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    We present a thorough research on Ta/Ru-based buffers and their influence on features crucial from the point of view of applications of MTJs, such as critical switching current and thermal stability. We investigate devices consisting of buffer/FeCoB/MgO/FeCoB/Ta/Ru multilayers for three different buffers: Ta 5 / Ru 10 / Ta 3, Ta 5 / Ru 10 / Ta 10 and Ta 5 / Ru 20 / Ta 5 (all thicknesses in nm). In addition, we study systems with a single FeCoB layer deposited above as well as below the MgO barrier. The crystallographic texture and the roughness of the buffers are determined by means of XRD and atomic force microscopy measurements. Furthermore, we examine the magnetic domain pattern, the magnetic dead layer thickness and the perpendicular magnetic anisotropy fields for each sample. Finally, we investigate the effect of the current induced magnetization switching for nanopillar junctions with lateral dimensions ranging from 1 {\mu}m down to 140 nm. Buffer Ta 5 / Ru 10 / Ta 3, which has the thickest dead layer, exhibits a large increase in the thermal stability factor while featuring a slightly lower critical current density value when compared to the buffer with the thinnest dead layer Ta 5 / Ru 20 / Ta 5

    Controlling the near-surface superfluid density in underdoped YBa₂Cu₃O<sub>6+<i>x</i></sub> by photo-illumination

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    The interaction with light weakens the superconducting ground state in classical superconductors. The situation in cuprate superconductors is more complicated: illumination increases the charge carrier density, a photo-induced effect that persists below room temperature. Furthermore, systematic investigations in underdoped YBa₂Cu₃O6+x (YBCO) have shown an enhanced critical temperature Tc. Until now, studies of photo-persistent conductivity (PPC) have been limited to investigations of structural and transport properties, as well as the onset of superconductivity. Here we show how changes in the magnetic screening profile of YBCO in the Meissner state due to PPC can be determined on a nanometer scale utilizing low-energy muons. The data obtained reveal a strongly increased superfluid density within the first few tens of nanometers from the sample surface. Our findings suggest a non-trivial modification of the near-surface band structure and give direct evidence that the superfluid density of YBCO can be controlled by light illumination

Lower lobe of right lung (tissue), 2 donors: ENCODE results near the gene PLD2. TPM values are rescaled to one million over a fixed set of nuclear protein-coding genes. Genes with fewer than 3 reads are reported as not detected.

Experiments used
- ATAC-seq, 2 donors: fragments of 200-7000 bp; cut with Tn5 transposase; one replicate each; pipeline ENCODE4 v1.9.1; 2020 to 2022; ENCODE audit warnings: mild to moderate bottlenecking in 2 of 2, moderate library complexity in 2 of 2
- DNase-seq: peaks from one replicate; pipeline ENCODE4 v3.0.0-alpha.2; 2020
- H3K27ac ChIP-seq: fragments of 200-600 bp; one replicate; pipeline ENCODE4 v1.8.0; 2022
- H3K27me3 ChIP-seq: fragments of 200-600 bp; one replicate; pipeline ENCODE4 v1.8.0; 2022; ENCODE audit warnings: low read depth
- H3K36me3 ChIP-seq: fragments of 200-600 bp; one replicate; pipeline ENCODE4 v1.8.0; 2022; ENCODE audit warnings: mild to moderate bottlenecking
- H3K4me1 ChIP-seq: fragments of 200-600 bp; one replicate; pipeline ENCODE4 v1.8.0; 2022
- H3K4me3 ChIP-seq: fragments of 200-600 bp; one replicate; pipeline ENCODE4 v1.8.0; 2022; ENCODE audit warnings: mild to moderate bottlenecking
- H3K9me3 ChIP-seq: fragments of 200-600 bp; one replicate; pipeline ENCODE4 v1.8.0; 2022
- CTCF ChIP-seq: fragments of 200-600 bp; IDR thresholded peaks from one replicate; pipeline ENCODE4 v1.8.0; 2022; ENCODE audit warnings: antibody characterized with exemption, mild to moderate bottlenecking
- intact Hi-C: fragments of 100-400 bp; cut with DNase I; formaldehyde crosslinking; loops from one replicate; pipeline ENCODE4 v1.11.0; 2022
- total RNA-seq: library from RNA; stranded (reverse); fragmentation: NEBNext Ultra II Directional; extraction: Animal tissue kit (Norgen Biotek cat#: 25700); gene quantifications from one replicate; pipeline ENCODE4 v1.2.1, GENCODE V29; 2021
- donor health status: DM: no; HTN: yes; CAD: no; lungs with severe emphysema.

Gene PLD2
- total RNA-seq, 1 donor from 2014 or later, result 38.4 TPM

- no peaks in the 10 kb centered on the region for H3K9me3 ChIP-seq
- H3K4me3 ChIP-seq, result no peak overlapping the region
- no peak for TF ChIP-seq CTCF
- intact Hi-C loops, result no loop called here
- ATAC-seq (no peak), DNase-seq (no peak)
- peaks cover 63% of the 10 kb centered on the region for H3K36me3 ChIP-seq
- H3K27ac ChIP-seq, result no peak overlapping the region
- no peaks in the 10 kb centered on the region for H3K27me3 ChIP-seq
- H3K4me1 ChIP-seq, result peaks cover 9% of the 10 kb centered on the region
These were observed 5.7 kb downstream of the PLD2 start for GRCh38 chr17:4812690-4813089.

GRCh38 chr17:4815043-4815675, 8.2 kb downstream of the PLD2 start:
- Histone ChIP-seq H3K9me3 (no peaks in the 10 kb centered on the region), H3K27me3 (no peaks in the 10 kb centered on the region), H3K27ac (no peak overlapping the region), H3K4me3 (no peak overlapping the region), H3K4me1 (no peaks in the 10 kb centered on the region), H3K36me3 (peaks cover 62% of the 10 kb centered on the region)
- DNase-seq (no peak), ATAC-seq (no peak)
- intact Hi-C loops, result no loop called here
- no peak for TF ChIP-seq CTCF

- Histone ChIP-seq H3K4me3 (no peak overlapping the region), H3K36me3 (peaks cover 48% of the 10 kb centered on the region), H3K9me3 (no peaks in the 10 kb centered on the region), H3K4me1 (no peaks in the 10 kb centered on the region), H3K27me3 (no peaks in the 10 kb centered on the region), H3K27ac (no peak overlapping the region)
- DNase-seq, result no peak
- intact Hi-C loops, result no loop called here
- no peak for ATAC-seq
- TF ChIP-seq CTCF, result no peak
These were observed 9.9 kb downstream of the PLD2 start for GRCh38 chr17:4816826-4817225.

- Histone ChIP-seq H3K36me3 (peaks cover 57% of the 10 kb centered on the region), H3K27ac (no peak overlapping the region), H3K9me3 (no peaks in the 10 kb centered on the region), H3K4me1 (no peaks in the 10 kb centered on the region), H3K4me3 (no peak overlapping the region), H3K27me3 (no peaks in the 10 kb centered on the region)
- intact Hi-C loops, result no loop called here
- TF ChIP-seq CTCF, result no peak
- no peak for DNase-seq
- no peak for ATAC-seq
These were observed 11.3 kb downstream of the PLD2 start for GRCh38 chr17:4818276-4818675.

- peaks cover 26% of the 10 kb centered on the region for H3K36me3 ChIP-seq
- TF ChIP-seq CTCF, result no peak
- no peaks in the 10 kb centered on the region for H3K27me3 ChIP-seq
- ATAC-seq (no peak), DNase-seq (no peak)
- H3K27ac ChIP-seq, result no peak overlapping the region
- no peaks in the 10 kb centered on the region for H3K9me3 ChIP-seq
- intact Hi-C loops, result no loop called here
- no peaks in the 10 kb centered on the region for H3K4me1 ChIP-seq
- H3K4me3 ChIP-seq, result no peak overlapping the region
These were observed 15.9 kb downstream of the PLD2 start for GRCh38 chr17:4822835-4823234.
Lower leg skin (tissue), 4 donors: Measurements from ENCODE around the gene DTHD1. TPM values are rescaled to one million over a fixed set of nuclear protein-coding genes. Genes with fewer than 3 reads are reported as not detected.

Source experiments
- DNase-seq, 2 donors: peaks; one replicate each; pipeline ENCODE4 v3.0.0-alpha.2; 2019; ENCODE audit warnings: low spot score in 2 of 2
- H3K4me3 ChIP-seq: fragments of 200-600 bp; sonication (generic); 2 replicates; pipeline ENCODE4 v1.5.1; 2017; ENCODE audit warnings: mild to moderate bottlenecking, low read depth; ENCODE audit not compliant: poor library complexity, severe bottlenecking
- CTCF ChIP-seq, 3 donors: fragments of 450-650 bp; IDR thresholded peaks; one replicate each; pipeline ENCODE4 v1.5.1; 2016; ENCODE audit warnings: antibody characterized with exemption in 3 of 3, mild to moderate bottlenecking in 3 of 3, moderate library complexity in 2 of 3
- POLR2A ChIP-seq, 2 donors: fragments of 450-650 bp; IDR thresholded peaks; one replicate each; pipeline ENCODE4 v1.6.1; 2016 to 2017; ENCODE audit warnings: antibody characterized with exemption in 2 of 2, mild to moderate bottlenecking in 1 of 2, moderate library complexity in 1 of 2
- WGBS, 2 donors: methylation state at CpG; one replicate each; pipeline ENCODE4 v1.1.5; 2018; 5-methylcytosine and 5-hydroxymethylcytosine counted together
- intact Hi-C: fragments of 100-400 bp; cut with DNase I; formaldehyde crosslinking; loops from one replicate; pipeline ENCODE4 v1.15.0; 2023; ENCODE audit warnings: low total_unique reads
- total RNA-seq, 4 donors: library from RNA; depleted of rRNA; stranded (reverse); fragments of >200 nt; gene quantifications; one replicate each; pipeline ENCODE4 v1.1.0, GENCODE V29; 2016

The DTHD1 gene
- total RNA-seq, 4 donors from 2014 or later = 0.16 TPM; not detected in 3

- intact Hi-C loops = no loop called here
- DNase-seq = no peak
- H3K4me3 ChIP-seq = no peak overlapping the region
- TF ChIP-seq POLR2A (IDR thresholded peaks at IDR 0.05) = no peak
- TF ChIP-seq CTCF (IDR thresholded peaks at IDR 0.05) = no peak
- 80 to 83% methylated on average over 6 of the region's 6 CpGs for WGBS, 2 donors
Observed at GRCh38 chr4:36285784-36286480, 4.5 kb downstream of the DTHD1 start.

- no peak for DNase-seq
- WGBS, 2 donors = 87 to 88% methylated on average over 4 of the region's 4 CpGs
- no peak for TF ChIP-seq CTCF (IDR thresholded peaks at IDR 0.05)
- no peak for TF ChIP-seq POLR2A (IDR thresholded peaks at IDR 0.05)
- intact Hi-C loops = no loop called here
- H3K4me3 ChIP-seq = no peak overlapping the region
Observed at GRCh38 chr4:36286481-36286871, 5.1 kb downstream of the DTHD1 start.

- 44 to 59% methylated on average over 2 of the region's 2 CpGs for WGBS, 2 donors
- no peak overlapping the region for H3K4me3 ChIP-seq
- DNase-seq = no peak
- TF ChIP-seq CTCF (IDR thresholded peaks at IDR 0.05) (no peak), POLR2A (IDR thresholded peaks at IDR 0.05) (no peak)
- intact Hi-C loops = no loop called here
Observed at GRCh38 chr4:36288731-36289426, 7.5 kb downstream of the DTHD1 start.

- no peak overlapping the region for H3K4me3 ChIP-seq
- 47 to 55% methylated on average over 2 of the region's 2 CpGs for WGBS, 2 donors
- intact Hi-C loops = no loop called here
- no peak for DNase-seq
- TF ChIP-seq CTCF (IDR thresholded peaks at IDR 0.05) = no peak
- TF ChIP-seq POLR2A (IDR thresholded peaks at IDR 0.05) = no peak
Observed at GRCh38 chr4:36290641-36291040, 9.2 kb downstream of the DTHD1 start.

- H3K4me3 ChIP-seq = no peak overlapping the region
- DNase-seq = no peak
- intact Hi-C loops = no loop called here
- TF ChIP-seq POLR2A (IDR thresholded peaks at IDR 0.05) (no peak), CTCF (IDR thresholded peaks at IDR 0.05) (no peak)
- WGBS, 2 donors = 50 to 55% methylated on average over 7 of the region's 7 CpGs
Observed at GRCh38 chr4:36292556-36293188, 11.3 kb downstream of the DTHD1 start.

Ya got ta know when ta hold ‘em: Maori women and gambling

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    Gambling among Maori women is under-researched. In this study, I interviewed thirty Maori women to investigate how they got involved in gambling, what maintained their gambling and what they thought might help to moderate their gambling. I found that the whanau was central to understanding these issues. As children, my participants were exposed to gambling within their whanau. As adults, whanau and other social support relationships were an integral part of their gambling, which most commonly occurred in the context of card schools and housie. A sense of reciprocity was important in both forms of gambling. Card schools were reported to be close-knit groups within which the money circulated, giving all a chance to win. By playing housie, the women felt that they were contributing to the welfare of their marae. Through the social bonds of gambling and the acquisition of skills, gambling contributed to these women’s sense of identity. On the other hand, financial and relationship difficulties were identified as negative consequences of gambling. The women felt there was a need for Maori-focused services for problem gambling